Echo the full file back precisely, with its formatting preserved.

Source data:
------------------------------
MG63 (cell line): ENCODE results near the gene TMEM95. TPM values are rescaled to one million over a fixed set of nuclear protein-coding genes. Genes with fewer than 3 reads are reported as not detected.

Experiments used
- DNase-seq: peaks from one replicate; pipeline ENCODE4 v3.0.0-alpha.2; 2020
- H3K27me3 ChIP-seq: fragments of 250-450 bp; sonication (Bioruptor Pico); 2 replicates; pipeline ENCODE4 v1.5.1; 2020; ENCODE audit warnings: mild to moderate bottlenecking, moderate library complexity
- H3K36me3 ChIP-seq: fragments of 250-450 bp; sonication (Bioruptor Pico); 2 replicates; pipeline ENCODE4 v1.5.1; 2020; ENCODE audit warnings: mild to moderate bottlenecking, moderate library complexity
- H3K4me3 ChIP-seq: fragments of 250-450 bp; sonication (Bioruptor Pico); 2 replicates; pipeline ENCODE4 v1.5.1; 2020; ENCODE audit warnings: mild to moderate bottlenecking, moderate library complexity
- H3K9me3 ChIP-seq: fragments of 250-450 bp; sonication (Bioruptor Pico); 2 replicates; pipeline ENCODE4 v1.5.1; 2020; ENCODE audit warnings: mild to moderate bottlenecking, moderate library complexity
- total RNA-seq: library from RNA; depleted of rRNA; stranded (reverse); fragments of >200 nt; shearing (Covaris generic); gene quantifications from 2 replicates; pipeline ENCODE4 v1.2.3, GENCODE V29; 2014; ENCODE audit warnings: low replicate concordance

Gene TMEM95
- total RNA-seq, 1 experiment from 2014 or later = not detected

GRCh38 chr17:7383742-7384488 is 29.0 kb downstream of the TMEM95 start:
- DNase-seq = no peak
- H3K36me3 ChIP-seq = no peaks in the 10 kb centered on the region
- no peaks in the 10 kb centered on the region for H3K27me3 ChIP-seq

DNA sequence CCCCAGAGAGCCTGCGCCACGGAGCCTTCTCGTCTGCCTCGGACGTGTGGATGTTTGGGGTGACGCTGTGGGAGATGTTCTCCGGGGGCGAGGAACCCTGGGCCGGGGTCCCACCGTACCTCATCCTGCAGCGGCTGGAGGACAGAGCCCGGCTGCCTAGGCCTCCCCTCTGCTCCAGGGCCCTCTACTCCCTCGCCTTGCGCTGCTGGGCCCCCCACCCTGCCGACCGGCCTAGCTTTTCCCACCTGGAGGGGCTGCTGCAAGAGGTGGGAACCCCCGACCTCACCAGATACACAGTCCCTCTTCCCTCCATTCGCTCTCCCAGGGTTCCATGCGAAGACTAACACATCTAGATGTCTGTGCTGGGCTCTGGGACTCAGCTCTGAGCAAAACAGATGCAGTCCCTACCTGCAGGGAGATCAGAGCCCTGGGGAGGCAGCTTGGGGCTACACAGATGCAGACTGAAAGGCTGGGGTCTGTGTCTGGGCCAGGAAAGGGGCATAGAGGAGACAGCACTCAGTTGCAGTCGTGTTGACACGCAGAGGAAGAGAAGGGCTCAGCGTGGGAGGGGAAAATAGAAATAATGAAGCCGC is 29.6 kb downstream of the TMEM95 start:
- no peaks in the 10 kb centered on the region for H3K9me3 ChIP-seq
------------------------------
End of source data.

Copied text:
MG63 (cell line): ENCODE results near the gene TMEM95. TPM values are rescaled to one million over a fixed set of nuclear protein-coding genes. Genes with fewer than 3 reads are reported as not detected.

Experiments used
- DNase-seq: peaks from one replicate; pipeline ENCODE4 v3.0.0-alpha.2; 2020
- H3K27me3 ChIP-seq: fragments of 250-450 bp; sonication (Bioruptor Pico); 2 replicates; pipeline ENCODE4 v1.5.1; 2020; ENCODE audit warnings: mild to moderate bottlenecking, moderate library complexity
- H3K36me3 ChIP-seq: fragments of 250-450 bp; sonication (Bioruptor Pico); 2 replicates; pipeline ENCODE4 v1.5.1; 2020; ENCODE audit warnings: mild to moderate bottlenecking, moderate library complexity
- H3K4me3 ChIP-seq: fragments of 250-450 bp; sonication (Bioruptor Pico); 2 replicates; pipeline ENCODE4 v1.5.1; 2020; ENCODE audit warnings: mild to moderate bottlenecking, moderate library complexity
- H3K9me3 ChIP-seq: fragments of 250-450 bp; sonication (Bioruptor Pico); 2 replicates; pipeline ENCODE4 v1.5.1; 2020; ENCODE audit warnings: mild to moderate bottlenecking, moderate library complexity
- total RNA-seq: library from RNA; depleted of rRNA; stranded (reverse); fragments of >200 nt; shearing (Covaris generic); gene quantifications from 2 replicates; pipeline ENCODE4 v1.2.3, GENCODE V29; 2014; ENCODE audit warnings: low replicate concordance

Gene TMEM95
- total RNA-seq, 1 experiment from 2014 or later = not detected

GRCh38 chr17:7383742-7384488 is 29.0 kb downstream of the TMEM95 start:
- DNase-seq = no peak
- H3K36me3 ChIP-seq = no peaks in the 10 kb centered on the region
- no peaks in the 10 kb centered on the region for H3K27me3 ChIP-seq

DNA sequence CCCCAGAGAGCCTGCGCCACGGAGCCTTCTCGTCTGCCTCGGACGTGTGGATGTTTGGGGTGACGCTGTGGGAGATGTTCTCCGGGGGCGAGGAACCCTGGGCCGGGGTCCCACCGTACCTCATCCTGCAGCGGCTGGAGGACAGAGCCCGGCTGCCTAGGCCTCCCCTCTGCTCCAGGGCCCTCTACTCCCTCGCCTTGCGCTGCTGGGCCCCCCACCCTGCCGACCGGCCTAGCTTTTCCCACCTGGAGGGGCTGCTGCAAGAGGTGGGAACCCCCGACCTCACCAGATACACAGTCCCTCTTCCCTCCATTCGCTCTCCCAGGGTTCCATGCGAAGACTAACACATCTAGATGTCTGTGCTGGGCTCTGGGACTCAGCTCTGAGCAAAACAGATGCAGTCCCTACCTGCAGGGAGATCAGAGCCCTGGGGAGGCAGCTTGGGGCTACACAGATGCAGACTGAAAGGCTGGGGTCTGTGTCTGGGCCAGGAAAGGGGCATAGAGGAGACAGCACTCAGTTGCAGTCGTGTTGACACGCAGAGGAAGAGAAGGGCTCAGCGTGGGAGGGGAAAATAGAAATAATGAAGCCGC is 29.6 kb downstream of the TMEM95 start:
- no peaks in the 10 kb centered on the region for H3K9me3 ChIP-seq